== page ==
Ghosh, Be Gone!

Last month the Supreme Court made a fundamental change in the law that will have a wide effect on many of our clients charged with dishonesty offences. The well-established test in the case of Ghosh is history. Now, the law is found in Ivey v Genting [2017] UKSC 67 (not as catchy).

What has changed?

The fundamental principle of the test remains, to assess whether what the defendant was doing was dishonest by the standard of ordinary and honest people. What a defendant cannot fall back on now is whether he appreciated that what he was doing was dishonest to those ordinary and honest people.

The difficulty as the court saw it was primarily based on a Defendant’s view of society; whether or not that view was warped.

A defendant could appear to a jury to have an honest belief that what he was doing was not dishonest and nor would ordinary and honest people view it that way. This is despite it being patently obvious to the contrary.

In those circumstances, the judge would have to direct, on the evidence that the second leg of the test had not been satisfied. This served to highlight the disparity between the objective and subjective elements of the test.

Ghosh

When Ghosh was decided in 1982, it was in contemplation of a raft of inconsistent decisions surrounding the issue of dishonesty.

Fast-forward 35 years, the court is no longer satisfied with the Ghosh test. The Supreme Court summed up the issues with it as follows:

  1. It has the unintended effect that the more warped the defendant’s standards of honesty are, the less likely it is that he will be convicted of dishonest behaviour.
  2. It was based on the premise that it was necessary in order to give proper effect to the principle that dishonesty, and especially criminal responsibility for it, must depend on the actual state of mind of the defendant, whereas the rule is not necessary to preserve this principle.
  3. It sets a test which jurors and others often find puzzling and difficult to apply.
  4. It has led to an unprincipled divergence between the test for dishonesty in criminal proceedings and the test of the same concept when it arises in the context of a civil action.
  5. It represented a significant departure from the pre-Theft Act 1968 law, when there is no indication that such a change had been intended.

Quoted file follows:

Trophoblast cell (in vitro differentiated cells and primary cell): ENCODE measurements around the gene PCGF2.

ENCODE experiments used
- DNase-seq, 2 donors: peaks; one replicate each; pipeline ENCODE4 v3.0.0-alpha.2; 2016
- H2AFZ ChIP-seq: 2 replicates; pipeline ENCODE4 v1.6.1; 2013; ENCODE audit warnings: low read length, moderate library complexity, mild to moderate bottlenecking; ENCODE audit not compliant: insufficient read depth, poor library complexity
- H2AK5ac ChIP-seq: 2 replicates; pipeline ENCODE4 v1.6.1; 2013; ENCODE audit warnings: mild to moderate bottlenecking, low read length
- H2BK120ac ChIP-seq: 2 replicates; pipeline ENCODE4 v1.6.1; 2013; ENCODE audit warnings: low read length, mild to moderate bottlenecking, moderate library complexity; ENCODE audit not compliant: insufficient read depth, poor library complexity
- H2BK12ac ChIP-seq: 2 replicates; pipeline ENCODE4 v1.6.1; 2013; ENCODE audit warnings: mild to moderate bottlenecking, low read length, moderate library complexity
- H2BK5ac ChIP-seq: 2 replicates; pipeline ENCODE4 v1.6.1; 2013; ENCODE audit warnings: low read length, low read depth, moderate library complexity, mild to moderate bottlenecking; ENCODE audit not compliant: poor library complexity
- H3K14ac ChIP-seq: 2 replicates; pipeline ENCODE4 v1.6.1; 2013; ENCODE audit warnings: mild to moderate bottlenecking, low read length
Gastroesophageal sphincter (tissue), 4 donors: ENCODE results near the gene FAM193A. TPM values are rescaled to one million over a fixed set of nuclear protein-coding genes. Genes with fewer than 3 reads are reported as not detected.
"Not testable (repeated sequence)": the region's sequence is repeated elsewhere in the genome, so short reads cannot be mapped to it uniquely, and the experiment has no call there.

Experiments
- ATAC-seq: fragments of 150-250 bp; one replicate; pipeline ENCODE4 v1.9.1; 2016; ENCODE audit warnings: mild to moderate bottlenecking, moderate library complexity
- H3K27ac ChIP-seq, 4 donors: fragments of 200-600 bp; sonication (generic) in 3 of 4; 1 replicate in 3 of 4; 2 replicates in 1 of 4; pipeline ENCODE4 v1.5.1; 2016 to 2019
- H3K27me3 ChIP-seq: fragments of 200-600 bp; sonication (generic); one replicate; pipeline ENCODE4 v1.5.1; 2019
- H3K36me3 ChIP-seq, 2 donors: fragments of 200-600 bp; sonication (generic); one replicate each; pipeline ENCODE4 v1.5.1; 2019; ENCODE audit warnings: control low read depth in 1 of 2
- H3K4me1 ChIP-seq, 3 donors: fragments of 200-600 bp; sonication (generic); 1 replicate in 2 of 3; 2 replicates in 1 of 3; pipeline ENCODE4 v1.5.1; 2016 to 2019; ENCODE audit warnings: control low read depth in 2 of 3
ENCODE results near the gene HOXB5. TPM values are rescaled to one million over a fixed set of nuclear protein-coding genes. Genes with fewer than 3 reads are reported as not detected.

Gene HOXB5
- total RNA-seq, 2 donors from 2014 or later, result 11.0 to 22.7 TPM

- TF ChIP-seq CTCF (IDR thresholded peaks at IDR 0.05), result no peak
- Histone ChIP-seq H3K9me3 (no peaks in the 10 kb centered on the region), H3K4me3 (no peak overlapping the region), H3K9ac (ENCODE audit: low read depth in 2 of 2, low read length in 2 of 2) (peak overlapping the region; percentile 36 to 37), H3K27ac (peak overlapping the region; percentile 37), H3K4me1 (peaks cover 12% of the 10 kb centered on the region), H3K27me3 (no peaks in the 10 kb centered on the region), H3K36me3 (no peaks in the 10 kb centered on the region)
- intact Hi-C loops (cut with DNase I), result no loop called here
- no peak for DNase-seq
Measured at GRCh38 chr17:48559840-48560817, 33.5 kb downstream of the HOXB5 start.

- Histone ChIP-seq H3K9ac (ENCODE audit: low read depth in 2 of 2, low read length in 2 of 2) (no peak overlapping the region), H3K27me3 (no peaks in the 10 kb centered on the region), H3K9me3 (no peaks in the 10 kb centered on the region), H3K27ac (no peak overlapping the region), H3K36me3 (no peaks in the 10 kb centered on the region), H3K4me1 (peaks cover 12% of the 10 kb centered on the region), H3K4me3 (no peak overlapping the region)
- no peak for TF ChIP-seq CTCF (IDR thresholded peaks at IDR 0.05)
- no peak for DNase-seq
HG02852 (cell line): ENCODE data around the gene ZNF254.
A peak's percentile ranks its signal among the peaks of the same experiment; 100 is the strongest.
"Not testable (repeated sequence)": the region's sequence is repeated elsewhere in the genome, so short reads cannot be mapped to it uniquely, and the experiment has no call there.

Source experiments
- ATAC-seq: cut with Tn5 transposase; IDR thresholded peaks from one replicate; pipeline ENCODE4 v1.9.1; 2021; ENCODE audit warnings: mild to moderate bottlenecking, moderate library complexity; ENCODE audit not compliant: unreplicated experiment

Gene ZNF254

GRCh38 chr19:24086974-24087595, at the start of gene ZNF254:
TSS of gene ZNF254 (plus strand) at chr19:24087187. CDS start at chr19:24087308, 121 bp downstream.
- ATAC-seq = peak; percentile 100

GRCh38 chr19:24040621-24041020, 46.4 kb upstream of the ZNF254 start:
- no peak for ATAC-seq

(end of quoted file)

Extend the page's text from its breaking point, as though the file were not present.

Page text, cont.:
6. Moreover, it was not compelled by authority. Although the pre-Ghosh cases were in a state of some entanglement, the better view is that the preponderance of authority favoured the simpler rule that, once the defendant’s state of knowledge and belief has been established, whether that state of mind was dishonest or not is to be determined by the application of the standards of the ordinary honest person, represented in a criminal case by the collective judgment of jurors or magistrates.

To put it another way and to borrow from R v Greenstein [1975] WLR 1353:

‘There remains the objection that to adopt a subjective test is to abandon all standards but that of the accused himself, and to bring about a state of affairs in which ‘Robin Hood would be no robber’.

It is par for the course that a Defendant will argue he did not believe he was doing wrong, nor would others have held the belief he was being dishonest. If the Crown was unable to disprove this, then on direction, the Defendant was entitled to be acquitted.

The court now wants to juries look at it this way:

  1. Ascertain the individual’s knowledge and belief to the facts, and;
  2. That his belief must be reasonable, and;
  3. Once his actual state of mind has been established, assess whether his conduct was honest or dishonest by the standards of ordinary decent people.

This means that, once it has been established what the Defendant knew, even if his belief was reasonable on the facts, if it falls short of an objective standard, he has been dishonest.

Time alone will tell what impact this will have on defendants charged with dishonesty offences, however, it will be interesting to see how legal advisors and the judiciary put the new test into practice. It may well be the case that more appeals are required to clarify the mechanics of this refined dishonesty test.

It is worth pointing-out this also affects civil practitioners. They may ponder, when their clients are accused of fraud or fundamental dishonesty, how the judiciary now views dishonesty.


At Central Chambers, we frequently assist defendants charged with dishonesty offences. Our criminal team deals with everything from low-level theft through to complex fraud.

Callum Brook, part of that criminal law team, has experience in crime and civil law and so he is well-placed to deal with cases involving both types of law.

If you would like to instruct Mr Brook or any of our crime experts, please contact the clerking team by calling us or by emailing them.

Our criminal team includes members who are qualified to accept Direct Access instructions where appropriate.

Many of our criminal team are also accredited in specialist handling of vulnerable witnesses. This new accreditation is not yet mandatory but Central Chambers is proud to be ahead of the curve on this and other initiatives.

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